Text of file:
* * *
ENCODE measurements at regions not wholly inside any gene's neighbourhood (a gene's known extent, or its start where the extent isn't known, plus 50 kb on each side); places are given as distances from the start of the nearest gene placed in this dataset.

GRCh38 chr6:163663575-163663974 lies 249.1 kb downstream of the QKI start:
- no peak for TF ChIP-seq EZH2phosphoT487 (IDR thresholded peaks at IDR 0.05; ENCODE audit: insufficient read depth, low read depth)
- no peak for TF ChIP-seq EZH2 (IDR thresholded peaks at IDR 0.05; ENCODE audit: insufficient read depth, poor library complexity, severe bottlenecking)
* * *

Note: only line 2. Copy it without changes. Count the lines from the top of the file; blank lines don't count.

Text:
GRCh38 chr6:163663575-163663974 lies 249.1 kb downstream of the QKI start: